Are you in charge of a troubled organization? Is your organization a small closely-held business…or a much larger company? Is it a non-profit organization? Or, is it a department within the company for whom you work? Your troubled organization might be your family, or simply your own life, or personal brand. Regardless of your answer, the broad concepts I’m about to share can be directly applied to your specific situation. However, my remarks will be made in the context of a small business scenario.
Acknowledge Your Troubles
Any business or other organization will face a myriad of problems and struggles on an ongoing basis. That is a fact of life. It’s the responsibility of management to address and resolve these troubles as they arise. Over time, if enough issues are ignored by complacent or incompetent leaders and managers, trouble will begin to brew within the organization. Left unidentified or unresolved, these problems will worsen, oftentimes to a point of severe crisis. Denial and rationalization of the increasing troubles is a common response by business leaders; this is a recipe for disaster. Astute executives and managers, on the other hand, will proactively look for signs of trouble. I addressed this in an earlier blog post entitled, “Early-Warning Signs of a Troubled Company.” Once an honest, enterprise-wide appraisal of the nature and severity of the organization’s problems has been completed, it’s critical for the business leader to fully and accurately acknowledge the situation as it exists. Now is not the time to put your head in the sand and pretend that things are just fine.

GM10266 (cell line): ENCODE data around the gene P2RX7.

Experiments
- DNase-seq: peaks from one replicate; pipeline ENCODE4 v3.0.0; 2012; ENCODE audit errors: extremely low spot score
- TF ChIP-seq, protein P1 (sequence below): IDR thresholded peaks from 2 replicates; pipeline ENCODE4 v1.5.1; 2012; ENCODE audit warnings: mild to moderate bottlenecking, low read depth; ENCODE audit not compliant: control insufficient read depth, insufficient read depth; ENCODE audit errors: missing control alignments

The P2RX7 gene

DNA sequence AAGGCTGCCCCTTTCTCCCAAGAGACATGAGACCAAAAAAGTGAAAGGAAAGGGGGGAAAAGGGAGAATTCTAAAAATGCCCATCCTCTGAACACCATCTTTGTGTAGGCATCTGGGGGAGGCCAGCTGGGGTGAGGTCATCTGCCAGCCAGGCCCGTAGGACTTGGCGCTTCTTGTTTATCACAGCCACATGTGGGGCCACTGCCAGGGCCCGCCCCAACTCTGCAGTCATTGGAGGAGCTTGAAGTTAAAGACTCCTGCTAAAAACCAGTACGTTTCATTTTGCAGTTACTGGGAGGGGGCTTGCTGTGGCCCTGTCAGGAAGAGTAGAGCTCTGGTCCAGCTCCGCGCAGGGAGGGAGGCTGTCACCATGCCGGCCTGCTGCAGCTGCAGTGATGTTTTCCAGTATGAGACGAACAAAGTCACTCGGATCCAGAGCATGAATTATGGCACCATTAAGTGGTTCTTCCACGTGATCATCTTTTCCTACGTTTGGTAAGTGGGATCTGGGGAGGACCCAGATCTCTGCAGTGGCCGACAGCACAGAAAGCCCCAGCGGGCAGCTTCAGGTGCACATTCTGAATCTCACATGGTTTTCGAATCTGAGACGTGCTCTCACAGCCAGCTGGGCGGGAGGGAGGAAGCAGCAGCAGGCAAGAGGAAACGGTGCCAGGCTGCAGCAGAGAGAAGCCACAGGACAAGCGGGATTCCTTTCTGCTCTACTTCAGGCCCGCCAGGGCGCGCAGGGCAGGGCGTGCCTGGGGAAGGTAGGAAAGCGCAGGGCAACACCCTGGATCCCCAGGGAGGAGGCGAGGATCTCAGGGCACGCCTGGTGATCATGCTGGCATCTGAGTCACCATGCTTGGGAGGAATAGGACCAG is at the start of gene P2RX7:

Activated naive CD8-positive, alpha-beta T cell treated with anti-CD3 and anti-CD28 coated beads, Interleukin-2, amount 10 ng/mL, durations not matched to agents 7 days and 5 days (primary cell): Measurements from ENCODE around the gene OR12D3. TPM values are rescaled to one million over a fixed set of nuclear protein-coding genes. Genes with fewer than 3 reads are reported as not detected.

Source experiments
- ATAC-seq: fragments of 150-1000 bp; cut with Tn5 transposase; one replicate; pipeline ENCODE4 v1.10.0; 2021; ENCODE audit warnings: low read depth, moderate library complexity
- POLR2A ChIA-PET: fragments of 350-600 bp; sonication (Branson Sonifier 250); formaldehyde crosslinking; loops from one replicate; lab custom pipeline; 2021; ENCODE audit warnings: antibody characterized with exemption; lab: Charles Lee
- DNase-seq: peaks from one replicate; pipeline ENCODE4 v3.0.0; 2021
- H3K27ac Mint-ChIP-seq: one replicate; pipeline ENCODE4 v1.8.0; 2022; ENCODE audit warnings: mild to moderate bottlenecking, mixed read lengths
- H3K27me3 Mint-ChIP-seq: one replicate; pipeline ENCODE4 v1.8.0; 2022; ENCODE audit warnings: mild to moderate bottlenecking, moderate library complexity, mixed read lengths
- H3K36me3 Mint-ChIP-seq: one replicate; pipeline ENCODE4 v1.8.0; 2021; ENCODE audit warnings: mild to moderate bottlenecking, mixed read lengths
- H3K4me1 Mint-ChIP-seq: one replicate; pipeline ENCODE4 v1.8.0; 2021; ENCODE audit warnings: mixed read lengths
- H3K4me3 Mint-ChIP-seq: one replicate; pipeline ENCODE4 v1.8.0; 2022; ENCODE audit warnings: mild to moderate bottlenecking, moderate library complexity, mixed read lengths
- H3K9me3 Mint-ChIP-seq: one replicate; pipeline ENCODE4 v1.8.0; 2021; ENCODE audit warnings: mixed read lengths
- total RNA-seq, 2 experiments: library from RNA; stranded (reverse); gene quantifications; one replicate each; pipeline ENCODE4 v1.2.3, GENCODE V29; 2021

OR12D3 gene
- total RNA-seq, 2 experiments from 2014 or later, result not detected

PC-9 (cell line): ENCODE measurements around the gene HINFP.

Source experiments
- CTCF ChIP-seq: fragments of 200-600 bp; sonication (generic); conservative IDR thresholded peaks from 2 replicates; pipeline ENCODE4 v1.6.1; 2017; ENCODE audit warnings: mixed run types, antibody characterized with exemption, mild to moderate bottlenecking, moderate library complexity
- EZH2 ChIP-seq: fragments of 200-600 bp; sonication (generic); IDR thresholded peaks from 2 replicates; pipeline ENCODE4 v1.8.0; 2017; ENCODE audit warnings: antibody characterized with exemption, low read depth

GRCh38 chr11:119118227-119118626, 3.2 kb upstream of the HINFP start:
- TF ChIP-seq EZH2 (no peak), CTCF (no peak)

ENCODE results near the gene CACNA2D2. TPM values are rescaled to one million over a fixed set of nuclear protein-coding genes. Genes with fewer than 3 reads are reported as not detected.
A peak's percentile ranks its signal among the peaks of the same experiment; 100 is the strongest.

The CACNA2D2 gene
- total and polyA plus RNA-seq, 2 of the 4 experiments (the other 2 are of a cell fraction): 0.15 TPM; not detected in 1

Minimize the “Paralysis of Analysis” Period
After you’ve accepted the reality of your troubles, the tendency is to over-analyze the situation and over-complicate things, especially if they are severe. Wanting to develop the absolute perfect profit improvement plan or turnaround strategy, we can devote too much time thinking and stressing about the problems. This can paralyze us and seriously impede our ability to make timely decisions. Yes, we need to carefully assess the situation and develop detailed and prudent plans, but time can be of critical essence at this early stage. Consequently, there are several distinct steps to follow when you recognize your organization is in trouble. For example, take action early and don’t waste time; seek competent legal help; communicate with creditors and employees; and stop the cash bleeding. Each of these recommended actions are described in a Forensic Accounting Today blog post entitled, “Tips for the Troubled Company.”
Evaluate Your Options…and Pick One!
As you’re taking the initial steps suggested in the above paragraph, it’s important for you to identify the basic courses of action, or options, from which you can choose. You’ll probably want to take advantage of outside legal, financial, and other advisors to help you in this process, especially if your organization has reached the mid-to-late stage level of distress. What’s needed, fairly quickly, is a comprehensive, in-depth assessment of the business to ascertain its overall viability. This should provide you with the information needed to make an informed selection of one of two fundamental options: a) To commit yourself to resolving the troubles at hand via a prudent business plan and strategy, or b) to simply shut the business down. If you opt to do nothing, in effect you’re choosing to let the organization die, even if it does so over an extended period of time. The key, then, is to intelligently evaluate your options and make a definite choice.